Islamabad - The Independent Monitoring Board’s (IMB) latest report on polio eradication has portrayed in stark terms Pakistan’s moribund polio programme, saying that this cannot be allowed to continue a month longer and recommended to put it under the control of National Disaster Management Authority to stop polio in Pakistan.

The Independent Monitoring Board’s detailed report on polio released on Saturday asked for more aggressive action for polio eradication and made series of powerful recommendations. It recommended that the prime minister and the federal cabinet should assign the task of stopping polio in Pakistan to National Disaster Management Authority (NDMA) with immediate effect.

In the IMB on polio convened in London on September 30 and October 1, Health Minister Saira Afzal Tarar and Ayesha Raza Farooq, Prime Minister Focal Person at Polio Monitoring Cell, had represented Pakistan to discuss international concerns over increasing cases in FATA and KP. The IMB comprising global experts from a variety of fields assesses progress towards the attainment of a polio-free world.

“Pakistan’s polio programme is a disaster and continues to flounder hopelessly, as polio virus flourishes,” says the report. “Home to 80% of the world’s polio cases in 2014, Pakistan is now the major stumbling block to global polio eradication. The principal victims are the children of Pakistan who are left vulnerable and unprotected by their government.”

Pakistan is a real and present danger to people in neighbouring countries and further afield, it blames. “Afghanistan has repeatedly been infected with polio from Pakistan but can do more to prevent it. Death and paralysis from the Pakistan polio virus has struck in the Middle East. Pakistan polio virus has paralysed 38 children in Syria and Iraq during the last year.”

Already standing out for all the wrong reasons, Pakistan’s unwanted status as the world’s major polio reservoir is now stark and deeply embarrassing for such a proud country, it continues to say. “It is a mystery why Pakistan cannot do what Nigeria is doing - if it truly focuses on improving vaccination coverage to make its population immune to polio, Pakistan too can see the graphs rising, and case numbers falling,” it suggests.

The report maintains that inaccessibility in the areas of North and South Waziristan after military operation is no longer a valid excuse. “Insecurity also cannot explain the polio cases that have occurred in Punjab, or excuse those that have occurred in numerous districts of Karachi, the country’s largest city and main port. The potential for the virus to be exported from Karachi poses a real threat to surrounding countries and the wider world. The government of Pakistan can reach its children, if it wants to.” The report also censured the government for not establishing emergency operations centre (EOC) by the July 2014 deadline as recommended by the board in its last meeting.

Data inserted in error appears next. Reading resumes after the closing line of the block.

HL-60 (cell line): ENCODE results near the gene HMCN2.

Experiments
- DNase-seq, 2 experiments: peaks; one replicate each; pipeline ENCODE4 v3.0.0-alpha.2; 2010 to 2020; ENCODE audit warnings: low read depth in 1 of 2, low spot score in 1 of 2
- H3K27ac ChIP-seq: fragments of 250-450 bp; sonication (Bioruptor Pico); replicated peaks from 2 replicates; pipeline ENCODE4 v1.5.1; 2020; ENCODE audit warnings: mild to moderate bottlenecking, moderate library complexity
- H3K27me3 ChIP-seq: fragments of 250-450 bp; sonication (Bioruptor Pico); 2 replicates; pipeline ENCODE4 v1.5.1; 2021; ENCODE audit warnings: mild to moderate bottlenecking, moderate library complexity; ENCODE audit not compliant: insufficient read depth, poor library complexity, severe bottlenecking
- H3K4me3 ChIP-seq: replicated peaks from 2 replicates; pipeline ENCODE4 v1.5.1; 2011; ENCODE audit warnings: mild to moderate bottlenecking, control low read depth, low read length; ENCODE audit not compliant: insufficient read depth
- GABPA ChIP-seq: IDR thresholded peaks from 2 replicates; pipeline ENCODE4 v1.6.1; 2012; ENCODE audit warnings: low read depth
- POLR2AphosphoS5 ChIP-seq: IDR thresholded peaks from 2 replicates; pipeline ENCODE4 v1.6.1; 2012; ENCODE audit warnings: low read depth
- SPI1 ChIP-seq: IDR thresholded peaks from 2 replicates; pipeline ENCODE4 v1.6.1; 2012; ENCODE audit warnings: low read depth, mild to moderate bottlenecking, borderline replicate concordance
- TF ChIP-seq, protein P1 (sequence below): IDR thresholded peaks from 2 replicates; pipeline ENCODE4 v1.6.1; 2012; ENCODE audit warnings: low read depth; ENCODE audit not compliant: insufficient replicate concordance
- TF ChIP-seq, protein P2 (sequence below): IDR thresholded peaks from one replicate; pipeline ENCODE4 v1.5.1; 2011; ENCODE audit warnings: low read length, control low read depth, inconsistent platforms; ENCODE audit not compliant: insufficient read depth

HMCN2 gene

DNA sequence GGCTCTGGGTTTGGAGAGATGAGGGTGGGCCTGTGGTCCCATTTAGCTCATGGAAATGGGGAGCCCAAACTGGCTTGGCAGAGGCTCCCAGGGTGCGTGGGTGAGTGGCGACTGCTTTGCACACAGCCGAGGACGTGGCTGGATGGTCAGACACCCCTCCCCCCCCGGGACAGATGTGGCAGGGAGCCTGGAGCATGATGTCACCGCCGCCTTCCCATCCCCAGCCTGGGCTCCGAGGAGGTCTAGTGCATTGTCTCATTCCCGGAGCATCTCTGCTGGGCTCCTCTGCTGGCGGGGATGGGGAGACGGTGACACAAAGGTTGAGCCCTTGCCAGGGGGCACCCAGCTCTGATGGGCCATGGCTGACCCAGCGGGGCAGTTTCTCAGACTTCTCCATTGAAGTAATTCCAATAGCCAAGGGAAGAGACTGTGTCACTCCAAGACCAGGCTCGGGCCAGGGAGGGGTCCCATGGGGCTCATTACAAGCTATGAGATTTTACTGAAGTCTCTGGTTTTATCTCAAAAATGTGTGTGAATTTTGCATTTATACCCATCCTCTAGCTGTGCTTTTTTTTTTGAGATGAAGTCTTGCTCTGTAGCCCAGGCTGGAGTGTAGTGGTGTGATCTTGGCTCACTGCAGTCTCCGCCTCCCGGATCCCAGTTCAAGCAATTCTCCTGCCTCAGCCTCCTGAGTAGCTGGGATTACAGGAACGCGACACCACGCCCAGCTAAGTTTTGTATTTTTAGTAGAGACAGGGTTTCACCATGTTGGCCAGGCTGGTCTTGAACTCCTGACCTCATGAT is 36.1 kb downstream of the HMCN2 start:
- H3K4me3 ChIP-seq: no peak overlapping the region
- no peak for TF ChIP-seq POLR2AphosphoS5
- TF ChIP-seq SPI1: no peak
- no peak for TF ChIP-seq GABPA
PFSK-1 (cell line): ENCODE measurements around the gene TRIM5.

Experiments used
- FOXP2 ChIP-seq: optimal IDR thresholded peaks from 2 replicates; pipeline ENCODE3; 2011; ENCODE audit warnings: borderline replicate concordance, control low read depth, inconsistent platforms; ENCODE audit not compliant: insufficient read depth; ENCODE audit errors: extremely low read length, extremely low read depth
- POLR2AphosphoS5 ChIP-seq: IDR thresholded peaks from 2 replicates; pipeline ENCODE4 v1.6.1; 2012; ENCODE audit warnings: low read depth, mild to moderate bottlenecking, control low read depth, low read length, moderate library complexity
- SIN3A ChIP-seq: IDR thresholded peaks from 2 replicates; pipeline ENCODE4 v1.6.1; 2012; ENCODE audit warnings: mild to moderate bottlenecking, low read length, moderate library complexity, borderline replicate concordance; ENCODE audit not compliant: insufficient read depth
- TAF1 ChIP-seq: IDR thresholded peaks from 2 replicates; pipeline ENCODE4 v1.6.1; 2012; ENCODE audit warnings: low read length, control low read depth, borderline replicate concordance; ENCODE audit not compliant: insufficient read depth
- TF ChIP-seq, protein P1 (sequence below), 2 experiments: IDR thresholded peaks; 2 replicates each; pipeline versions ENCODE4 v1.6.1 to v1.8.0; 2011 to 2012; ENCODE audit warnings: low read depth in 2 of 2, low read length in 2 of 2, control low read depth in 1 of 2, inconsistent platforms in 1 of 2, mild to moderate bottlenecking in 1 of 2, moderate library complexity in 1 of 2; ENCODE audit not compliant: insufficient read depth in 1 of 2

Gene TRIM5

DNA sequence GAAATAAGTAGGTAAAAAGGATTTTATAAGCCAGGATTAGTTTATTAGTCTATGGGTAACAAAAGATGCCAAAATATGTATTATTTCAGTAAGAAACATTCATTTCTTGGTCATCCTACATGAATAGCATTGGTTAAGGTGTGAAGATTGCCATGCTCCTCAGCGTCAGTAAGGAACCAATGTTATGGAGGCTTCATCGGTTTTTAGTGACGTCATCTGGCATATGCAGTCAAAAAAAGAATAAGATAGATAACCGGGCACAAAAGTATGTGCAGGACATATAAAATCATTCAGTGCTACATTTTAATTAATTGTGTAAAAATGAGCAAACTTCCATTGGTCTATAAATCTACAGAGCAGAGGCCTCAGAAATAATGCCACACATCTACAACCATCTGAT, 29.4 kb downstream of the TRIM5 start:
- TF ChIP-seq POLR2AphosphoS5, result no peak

However, the report praising the efforts of Nigeria in curbing the disease says that “Nigeria - the African continent’s last polio reservoir - has greatly strengthened its programme over the last two years.”

The much-improved performance of the Nigeria programme has brought interruption of transmission in that country within reach.     

The IMB believed that the time has come to recommend that all countries introduce a requirement that travellers from polio-infected   countries should produce a valid vaccination certificate or be turned away.

After the most careful consideration, the IMB has recommending in this report that the polio programme in Pakistan should be put in the hands of the NDMA, with immediate effect.

It emphasised on strengthening of the newly created emergency operations cell to have the capacity and authority to run a programme truly set on eradication.

The IMB detailed report also strongly urged strengthening of the routine immunisation as it is already part of the programme’s 2013-18 plan.

It recommends polio-funded staff to treat routine immunisation as major focus area. The IMB in its findings highlighted that routine immunisation may have an important role to play in Pakistan in stacking the odds against the virus in a way that the population welcomes more than repeated polio-only campaigns. It has also been recommended to introduce civil society voices to raise the profile of the Polio Program in Pakistan.

“The top leaders of each province need to step forward as never before. Civil society needs to be mobilised. Pakistan’s allies in the region, particularly the United Arab Emirates, China, and Saudi Arabia, need to bring their influence and abilities to bear.”